If someone in your life develops meth-induced psychosis, it is both common and understandable to be worried, fearful, or even angry. You can’t cure you’re loved one’s meth addiction, nor can you stop the psychotic symptoms they are experiencing. But you can play an important role in connecting them with the professional services they need.

Your first priority will likely be keeping your loved one safe. Depending on what types of symptoms they are experiencing, this can be a significant challenge. Ideally, you should not try to take this on all by yourself. If at all possible, get help from a small group of trusted family members and close friends. 

Once you are sure that your loved one is not in any danger, you should begin to research meth addiction treatment options. Your loved one may need to complete detox, then transfer into an inpatient program. Detox can help them get through meth withdrawal, while inpatient care can help them regain control of their thoughts and behaviors.

There is no single “perfect” way to treat someone who has developed meth-induced psychosis. When you are evaluating treatment programs, focus on finding the place that seems best prepared to meet your loved one’s specific needs. Any reputable facility that you contact should be happy to answer any questions you have about their staff, programs and services, treatment philosophy, typical length of stay, and related topics.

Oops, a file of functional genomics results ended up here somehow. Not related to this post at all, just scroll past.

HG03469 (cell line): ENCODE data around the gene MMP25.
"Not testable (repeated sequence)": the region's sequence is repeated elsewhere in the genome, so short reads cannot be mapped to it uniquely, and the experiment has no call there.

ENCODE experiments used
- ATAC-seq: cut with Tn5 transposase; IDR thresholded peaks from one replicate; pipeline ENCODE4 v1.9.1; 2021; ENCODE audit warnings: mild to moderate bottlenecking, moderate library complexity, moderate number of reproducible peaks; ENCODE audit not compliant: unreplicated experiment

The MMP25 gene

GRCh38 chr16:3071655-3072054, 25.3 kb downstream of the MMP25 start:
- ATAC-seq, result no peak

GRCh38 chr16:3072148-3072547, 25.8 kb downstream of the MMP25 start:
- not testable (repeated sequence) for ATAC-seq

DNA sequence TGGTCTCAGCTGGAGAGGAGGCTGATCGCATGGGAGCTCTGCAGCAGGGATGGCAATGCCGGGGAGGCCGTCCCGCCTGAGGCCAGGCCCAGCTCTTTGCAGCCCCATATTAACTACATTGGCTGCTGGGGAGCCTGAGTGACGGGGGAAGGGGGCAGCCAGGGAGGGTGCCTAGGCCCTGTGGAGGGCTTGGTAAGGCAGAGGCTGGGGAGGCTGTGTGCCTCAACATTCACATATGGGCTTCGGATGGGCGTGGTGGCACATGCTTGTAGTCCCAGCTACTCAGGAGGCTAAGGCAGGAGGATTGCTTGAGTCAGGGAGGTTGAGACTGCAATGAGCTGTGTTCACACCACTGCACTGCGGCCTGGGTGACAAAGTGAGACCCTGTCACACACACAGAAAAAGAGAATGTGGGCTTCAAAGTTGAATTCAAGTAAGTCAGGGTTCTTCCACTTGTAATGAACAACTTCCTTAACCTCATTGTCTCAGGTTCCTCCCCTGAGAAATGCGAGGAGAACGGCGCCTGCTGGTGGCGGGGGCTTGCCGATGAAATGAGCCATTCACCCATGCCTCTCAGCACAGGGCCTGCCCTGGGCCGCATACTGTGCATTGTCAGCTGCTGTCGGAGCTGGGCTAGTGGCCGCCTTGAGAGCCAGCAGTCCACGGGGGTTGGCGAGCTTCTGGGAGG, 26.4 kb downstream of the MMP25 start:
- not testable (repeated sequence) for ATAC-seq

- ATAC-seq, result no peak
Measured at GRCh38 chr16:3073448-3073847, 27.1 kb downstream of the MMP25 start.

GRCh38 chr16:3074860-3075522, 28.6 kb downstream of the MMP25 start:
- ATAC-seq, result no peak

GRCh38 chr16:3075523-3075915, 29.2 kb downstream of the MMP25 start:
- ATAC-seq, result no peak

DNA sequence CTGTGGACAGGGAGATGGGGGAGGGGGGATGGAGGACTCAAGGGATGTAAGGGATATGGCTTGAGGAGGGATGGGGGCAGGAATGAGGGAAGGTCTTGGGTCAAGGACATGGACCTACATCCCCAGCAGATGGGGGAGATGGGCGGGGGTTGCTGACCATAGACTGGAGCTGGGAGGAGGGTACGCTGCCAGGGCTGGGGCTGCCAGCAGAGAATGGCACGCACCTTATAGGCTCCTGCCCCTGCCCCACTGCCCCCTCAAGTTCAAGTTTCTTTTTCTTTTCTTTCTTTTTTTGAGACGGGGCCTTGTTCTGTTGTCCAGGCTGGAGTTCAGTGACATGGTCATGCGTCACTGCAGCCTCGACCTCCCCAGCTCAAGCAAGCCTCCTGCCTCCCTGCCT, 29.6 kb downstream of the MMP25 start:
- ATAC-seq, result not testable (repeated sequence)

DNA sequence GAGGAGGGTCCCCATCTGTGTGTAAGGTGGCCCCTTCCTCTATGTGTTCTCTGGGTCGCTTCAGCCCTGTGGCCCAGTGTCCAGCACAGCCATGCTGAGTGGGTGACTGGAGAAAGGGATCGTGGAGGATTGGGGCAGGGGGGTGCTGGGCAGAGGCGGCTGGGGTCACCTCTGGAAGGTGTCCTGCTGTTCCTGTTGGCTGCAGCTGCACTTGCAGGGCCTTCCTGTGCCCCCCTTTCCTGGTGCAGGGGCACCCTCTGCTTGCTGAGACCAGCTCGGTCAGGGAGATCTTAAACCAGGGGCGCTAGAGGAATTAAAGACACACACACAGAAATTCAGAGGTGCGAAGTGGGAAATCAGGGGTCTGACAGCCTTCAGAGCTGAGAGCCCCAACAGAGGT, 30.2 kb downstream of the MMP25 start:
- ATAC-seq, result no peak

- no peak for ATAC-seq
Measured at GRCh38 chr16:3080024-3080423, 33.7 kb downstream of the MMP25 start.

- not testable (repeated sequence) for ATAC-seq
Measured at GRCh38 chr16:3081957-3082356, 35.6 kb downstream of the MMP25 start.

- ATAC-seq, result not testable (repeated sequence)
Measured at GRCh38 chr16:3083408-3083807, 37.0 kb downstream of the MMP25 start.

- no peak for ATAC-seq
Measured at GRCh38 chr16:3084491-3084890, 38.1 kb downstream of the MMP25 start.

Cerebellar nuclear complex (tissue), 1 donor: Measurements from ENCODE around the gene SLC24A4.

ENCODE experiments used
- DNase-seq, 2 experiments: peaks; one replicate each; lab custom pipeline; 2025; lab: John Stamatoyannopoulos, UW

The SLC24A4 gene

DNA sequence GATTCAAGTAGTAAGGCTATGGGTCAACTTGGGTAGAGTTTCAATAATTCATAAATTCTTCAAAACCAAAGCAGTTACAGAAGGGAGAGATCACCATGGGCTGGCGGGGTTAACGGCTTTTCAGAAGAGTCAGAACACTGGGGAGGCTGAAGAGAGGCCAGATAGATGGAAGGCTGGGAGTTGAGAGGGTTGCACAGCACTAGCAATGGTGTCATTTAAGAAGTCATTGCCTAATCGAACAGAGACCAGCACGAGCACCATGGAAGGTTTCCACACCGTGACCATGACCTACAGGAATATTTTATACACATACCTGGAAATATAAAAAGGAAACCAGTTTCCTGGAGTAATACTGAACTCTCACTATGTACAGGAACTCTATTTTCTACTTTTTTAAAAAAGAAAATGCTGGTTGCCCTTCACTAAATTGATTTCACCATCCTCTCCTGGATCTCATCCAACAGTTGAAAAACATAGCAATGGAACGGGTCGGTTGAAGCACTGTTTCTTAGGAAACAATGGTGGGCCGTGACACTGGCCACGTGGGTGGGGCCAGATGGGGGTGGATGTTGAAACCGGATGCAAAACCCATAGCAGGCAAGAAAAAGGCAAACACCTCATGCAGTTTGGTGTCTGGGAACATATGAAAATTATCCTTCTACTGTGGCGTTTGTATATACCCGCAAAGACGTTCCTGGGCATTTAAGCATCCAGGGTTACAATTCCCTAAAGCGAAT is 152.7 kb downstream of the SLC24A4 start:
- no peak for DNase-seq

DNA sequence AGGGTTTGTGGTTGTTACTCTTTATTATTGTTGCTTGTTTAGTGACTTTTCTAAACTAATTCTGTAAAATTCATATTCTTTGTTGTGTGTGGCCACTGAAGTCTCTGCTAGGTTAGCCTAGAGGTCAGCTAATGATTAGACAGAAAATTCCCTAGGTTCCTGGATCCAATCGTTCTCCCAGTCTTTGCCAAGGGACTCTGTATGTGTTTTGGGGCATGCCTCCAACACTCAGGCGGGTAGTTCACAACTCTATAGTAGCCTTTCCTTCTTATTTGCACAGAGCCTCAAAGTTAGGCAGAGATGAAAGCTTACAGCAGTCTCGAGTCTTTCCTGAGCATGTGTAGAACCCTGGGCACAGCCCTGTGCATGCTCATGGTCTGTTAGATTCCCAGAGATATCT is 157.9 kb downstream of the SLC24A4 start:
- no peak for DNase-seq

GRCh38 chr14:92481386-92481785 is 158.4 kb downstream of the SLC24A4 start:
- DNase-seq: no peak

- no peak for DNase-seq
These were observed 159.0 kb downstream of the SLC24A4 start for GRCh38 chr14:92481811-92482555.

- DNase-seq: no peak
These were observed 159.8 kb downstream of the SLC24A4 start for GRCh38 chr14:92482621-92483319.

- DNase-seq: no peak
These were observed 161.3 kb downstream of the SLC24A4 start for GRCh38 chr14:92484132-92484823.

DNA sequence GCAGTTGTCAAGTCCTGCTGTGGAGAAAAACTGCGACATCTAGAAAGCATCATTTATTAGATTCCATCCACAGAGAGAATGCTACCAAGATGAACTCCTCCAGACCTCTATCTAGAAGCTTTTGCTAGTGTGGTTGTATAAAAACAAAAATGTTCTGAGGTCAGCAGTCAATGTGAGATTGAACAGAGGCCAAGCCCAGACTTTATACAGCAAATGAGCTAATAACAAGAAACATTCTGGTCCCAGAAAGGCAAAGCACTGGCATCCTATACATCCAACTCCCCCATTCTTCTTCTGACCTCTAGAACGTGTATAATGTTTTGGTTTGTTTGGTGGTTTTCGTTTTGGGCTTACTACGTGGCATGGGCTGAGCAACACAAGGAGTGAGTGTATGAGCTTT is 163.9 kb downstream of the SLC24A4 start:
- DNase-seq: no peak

Begin Treatment for Meth Addiction at Sanctuary Treatment Center

Sanctuary Treatment Center provides multiple levels of personalized care for adults who have been struggling with meth addiction. At our meth addiction treatment center, you can expect to receive a customized array of evidence-based therapies from a team of skilled and compassionate professionals. Untreated meth addiction can be devastating – but we can put you on the path to improved health and long-term recovery. Contact us today to learn more.